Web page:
CLEVELAND -- The mercenary Marlins are now one victory away from winning the World Series, but for the sake of poor Jim Leyland's stomach, this column will be easy to digest, a veritable antacid to the game's ills.
Leyland said before Game 5 that criticism of the Series was "making me puke," but perhaps now his tummy will feel better. Last night, Livan Hernandez offered a fresh reminder of all that this troubled sport can be.
Hernandez, 22, pitched into the ninth inning to defeat Cleveland, 8-7, displaying remarkable poise for a kid with every reason to crumble, considering all that was transpiring on and off the field.
Game 5 was supposed to be shown on television in his native Cuba, but NBC News reported that the Castro regime scrambled the signal, and that only the radio broadcast reached the island.
Hernandez defected from Cuba in 1994, leaving his mother, sister and other relatives behind. He's more than a future All-Star. He's a political symbol, a Cuban defector starring in America's national pastime.
At its best, baseball remains a game of limitless possibilities. The romance might be fading in this country, but not in places like Cuba, the Dominican Republic and Japan, where the game's allure remains as powerful as ever.
Indeed, the expansion that matters is not the kind that lines the owners' pockets, but the kind that sends scouts into international markets, searching for new and better talent.
A year ago, Andruw Jones of Curacao became the youngest player to hit a home run in the World Series. Last night, Hernandez became the first rookie starting pitcher in 50 years to earn two victories in the game's showcase event.
He did it in unfamiliar cold weather. He did it after falling behind 4-2 in the third inning. He did it knowing the significance of his performance to the Cuban exile community in South Florida.
"Obviously, you couldn't compare him to Michael Jordan in Chicago, but on a short-term level, he's probably as large as a guy like Ryne Sandberg in Chicago," said Marlins catcher Gregg Zaun, a former Oriole.
"It remains to be seen what kind of longevity this kid is going to have. But with the Cuban-American community in South Florida and his ability on the field, he has the potential to be larger than life."
Hernandez was mobbed in Miami's Little Havana after his 15-strikeout masterpiece in Game 5 of the NL Championship Series, and though no one knows for sure, he's probably just as big a hit in the original Havana, too.
According to a Marlins official, he's trying to keep a low profile, knowing that any hype will only antagonize Castro and delay any chance of his family joining him in America.
The problem is, it's awfully difficult to keep a low profile when you're a World Series hero. The better Hernandez performs, the greater the embarrassment he creates for Castro, the more difficult he makes it for his family to leave.
Does he think about his mother?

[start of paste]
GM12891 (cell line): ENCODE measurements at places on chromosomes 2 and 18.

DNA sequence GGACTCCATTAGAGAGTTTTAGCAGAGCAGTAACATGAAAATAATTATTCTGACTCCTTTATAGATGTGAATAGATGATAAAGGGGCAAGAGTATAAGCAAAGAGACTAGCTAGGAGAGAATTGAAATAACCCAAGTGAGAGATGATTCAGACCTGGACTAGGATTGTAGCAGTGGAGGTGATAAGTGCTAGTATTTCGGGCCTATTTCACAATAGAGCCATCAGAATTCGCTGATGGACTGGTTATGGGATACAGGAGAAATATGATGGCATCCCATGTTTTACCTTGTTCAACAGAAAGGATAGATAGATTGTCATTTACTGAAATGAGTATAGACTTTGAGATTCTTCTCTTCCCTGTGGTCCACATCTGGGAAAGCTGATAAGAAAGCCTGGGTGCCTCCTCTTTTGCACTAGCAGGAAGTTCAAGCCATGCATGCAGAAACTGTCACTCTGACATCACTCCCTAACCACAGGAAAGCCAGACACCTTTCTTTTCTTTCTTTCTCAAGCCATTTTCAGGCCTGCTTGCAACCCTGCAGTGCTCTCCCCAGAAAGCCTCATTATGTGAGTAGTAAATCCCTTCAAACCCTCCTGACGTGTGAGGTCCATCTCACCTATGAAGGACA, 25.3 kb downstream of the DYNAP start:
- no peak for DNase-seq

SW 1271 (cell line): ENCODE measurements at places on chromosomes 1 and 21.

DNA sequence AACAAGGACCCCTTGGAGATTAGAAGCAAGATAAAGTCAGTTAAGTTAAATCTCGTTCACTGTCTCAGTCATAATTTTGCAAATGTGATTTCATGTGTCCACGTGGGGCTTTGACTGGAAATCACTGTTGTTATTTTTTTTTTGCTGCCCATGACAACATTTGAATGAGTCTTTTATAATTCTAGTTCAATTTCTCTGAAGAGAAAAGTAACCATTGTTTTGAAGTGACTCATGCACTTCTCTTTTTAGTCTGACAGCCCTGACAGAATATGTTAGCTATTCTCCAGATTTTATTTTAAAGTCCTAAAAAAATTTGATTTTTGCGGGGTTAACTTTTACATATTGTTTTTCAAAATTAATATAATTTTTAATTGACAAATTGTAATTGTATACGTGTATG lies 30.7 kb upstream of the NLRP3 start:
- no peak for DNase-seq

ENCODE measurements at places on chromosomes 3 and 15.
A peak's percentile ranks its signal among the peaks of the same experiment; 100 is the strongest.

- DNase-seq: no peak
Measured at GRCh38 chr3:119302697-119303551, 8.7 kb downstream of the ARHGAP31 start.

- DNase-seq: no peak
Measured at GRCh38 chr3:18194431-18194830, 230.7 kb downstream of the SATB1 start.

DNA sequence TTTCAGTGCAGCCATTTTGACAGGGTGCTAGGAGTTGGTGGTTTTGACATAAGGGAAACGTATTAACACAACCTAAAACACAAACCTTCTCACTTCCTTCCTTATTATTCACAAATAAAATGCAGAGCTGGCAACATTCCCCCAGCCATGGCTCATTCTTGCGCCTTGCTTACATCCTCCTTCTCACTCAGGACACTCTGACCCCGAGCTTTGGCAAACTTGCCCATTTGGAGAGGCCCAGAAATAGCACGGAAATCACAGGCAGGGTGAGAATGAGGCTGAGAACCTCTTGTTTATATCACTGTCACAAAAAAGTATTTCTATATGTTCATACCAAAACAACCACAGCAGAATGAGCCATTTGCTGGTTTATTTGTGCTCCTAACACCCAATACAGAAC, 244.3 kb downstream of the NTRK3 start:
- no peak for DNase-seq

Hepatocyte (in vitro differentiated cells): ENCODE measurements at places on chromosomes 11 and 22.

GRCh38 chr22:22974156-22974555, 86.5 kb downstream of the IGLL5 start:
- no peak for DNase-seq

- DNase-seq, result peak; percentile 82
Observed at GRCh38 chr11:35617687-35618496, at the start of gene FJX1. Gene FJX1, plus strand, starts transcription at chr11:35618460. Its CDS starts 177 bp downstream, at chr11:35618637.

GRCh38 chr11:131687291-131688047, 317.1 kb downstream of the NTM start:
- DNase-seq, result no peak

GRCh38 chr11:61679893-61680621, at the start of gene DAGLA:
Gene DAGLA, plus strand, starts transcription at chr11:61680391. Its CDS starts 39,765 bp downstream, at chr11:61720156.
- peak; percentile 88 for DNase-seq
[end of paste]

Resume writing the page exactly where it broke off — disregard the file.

"If I do, I start getting into trouble," Hernandez said through an interpreter. "I think about her before, and I think about her now. I take her out there with me, but I really can't think about her."
Hernandez knew of the radio broadcast to Cuba.
"They saw me as well," he said.
"It's a secret," he added with a smile, apparently unaware that the TV signal was scrambled.
It was a special night, a magical night, a night that could have ended in disaster. Hernandez allowed a three-run homer by Sandy Alomar in the third inning. He walked eight and struck out only two.
But he endured.
My, how he endured.
He threw his second dugout tantrum of the Series after the Alomar homer, but the injured Alex Fernandez helped calm him in the dugout, saying, "Take it easy. Take it slow. There's still a lot of baseball to be played. We're going to win the game."
Hernandez lasted all the way to the ninth, throwing an astonishing 142 pitches. Robb Nen nearly blew his 8-4 lead, but after an electrifying Indians comeback, Florida held on.
The ninth included two apparent blown calls by first base umpire Ken Kaiser, two errors by the Marlins and a near-misplay on a fly ball to Gary Sheffield for the final out.
But what, Hernandez worry?
His postseason highlights now include:
Becoming the youngest pitcher to win a World Series opener, eclipsing a mark set by Boston's Smokey Joe Wood in 1912.
Joining Burt Hooton, Dave Stewart, Jack Morris, Orel Hershiser and John Smoltz as the only pitchers to earn four victories in a single postseason.
Defeating the 39-year-old Hershiser twice in matchups that featured the greatest age differential in World Series history.
Not bad for a kid who last season blew part of his $2 million bonus on a Mercedes, Ferrari and pickup truck and gained 30 pounds in his first exposure to fast food.
"I was preoccupied with adjusting to the American way of life," Hernandez said before Game 1. "I worried about my family and how they were doing. I ate too much. I had no friends. I don't know. Really, a lot of stuff.
"In this country," he continued, "the first thing you have to do is don't go crazy. You have to find good friends. A lot of people want to get close to you, but you don't know who they are. You have to come here and work."
And so work he did, reporting to spring training at his normal 220 pounds. He joined the Marlins in mid-June, and became only the third starting pitcher in major-league history to open his career with nine consecutive wins.
Last night, he entered another realm.
In America. In Cuba. All over the baseball world.
Pub Date: 10/24/97